Really, how could Noah’s Ark end up anywhere else but on the same property as a church?
In Lake Country, a replica of Noah’s Ark was one of the attractions at the now-defunct Adventureland, a tourist stop popular in the 1970s and 1980s in Oyama on the old Highway 97 (now Pelmewash Parkway), known for its gigantic slide which was located right beside the highway heading south.
Other Adventureland attractions included Davy Jones’ Locker and Mother Hubbard’s Boot, along with an ice cream stand.
After the park closed, the 23-foot-long and nine-foot-high ark ended up in the possession of local Oyama orchardist Alan Gatzke of Gatzke Orchards which is where the attraction sat empty, paint chips falling off, wood rotting, weeds growing through.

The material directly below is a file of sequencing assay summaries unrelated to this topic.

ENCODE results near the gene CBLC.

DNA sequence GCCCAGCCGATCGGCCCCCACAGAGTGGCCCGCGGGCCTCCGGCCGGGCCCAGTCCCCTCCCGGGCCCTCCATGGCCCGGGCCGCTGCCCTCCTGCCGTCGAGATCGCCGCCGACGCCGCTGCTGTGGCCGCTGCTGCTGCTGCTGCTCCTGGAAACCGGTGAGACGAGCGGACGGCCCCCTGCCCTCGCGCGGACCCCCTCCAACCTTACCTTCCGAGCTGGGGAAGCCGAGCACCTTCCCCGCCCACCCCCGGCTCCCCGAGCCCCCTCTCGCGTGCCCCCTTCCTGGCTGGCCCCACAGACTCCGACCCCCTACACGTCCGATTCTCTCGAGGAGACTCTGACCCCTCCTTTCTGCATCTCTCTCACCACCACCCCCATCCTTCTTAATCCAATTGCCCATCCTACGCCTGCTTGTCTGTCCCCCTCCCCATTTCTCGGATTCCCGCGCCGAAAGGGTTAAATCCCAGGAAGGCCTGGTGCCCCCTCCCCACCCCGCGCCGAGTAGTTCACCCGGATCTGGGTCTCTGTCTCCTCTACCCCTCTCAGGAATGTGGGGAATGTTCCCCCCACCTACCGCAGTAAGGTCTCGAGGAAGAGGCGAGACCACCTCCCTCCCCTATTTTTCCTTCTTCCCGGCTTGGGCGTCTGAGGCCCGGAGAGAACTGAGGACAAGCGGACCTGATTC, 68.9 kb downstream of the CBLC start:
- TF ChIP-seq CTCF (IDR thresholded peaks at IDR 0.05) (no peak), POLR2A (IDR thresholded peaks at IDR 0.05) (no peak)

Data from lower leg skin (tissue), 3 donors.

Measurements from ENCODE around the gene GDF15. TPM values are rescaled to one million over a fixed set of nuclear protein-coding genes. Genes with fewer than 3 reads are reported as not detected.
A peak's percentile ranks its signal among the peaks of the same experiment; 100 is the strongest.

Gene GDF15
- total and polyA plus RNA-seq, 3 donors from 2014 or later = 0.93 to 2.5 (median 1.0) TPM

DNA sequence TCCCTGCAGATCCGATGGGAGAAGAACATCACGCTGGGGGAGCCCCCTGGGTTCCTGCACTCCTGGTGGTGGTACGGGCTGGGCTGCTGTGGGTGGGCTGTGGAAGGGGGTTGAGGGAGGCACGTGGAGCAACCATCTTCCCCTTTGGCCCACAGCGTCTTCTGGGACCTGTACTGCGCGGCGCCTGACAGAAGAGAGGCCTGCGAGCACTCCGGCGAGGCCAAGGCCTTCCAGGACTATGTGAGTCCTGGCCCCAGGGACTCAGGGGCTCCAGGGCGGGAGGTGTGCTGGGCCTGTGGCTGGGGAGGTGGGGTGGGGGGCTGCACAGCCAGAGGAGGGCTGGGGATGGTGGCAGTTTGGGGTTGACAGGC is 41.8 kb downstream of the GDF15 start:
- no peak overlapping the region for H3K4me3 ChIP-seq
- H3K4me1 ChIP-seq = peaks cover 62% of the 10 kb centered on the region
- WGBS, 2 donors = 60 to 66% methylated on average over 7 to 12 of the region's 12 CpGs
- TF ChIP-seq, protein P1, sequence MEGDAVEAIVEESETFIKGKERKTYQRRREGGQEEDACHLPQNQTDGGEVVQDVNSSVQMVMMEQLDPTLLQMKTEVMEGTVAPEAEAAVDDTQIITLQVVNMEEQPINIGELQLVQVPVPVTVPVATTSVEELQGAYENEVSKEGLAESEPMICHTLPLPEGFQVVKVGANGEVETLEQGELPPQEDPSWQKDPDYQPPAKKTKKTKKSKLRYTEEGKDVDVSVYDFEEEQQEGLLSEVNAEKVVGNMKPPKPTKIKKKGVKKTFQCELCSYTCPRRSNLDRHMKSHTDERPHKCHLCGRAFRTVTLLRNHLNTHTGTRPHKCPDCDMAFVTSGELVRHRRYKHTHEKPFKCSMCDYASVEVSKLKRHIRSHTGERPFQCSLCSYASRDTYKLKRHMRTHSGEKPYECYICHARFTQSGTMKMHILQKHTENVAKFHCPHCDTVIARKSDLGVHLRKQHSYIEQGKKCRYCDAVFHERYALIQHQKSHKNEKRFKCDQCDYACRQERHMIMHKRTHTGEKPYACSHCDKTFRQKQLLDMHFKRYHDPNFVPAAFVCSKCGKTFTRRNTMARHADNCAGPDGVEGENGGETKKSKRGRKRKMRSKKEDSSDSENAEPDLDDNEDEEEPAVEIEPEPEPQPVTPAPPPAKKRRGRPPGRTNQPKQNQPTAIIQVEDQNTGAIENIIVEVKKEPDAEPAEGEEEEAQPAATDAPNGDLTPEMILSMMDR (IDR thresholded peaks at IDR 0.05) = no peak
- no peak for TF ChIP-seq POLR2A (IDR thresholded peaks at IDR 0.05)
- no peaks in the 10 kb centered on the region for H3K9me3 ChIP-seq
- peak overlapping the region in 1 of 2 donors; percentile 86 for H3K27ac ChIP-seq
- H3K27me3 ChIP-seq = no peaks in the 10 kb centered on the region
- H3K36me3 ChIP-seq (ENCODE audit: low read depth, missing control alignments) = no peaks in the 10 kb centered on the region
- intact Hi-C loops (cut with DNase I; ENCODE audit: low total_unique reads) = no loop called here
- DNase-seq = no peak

Gatzke posted on Facebook that he was willing to give the ark away for free if someone could give him a good reason why they should get it for nothing.
Enter the Gaudet family, they of the popular Apple Chapel on Lodge Road, a former church that sat on Highway 97 across from the Husky Gas Station for years. The Gaudets picked up the church and plunked it down on their property which also houses a 1911 boxcar.
“We just like old relics,” laughed Rose Gaudet when asked why they decided to make a pitch for the ark.
Gaudet texted Gatzke and told him the family plan was to convert the ark into a fruit and nut stand for the Okanagan Rail Trail, which their property happens to be located beside.
“It needs to be painted and some repairs have to be done but it’s a fairly good structure,” said Gaudet. Asked when they hope to have the ark open for customers, she said likely in 2022.
Gaudet, who grew up in Winfield, remembers visits to Adventureland.
“I know I went down the slide, but I don’t remember much about the ark,” she smiled.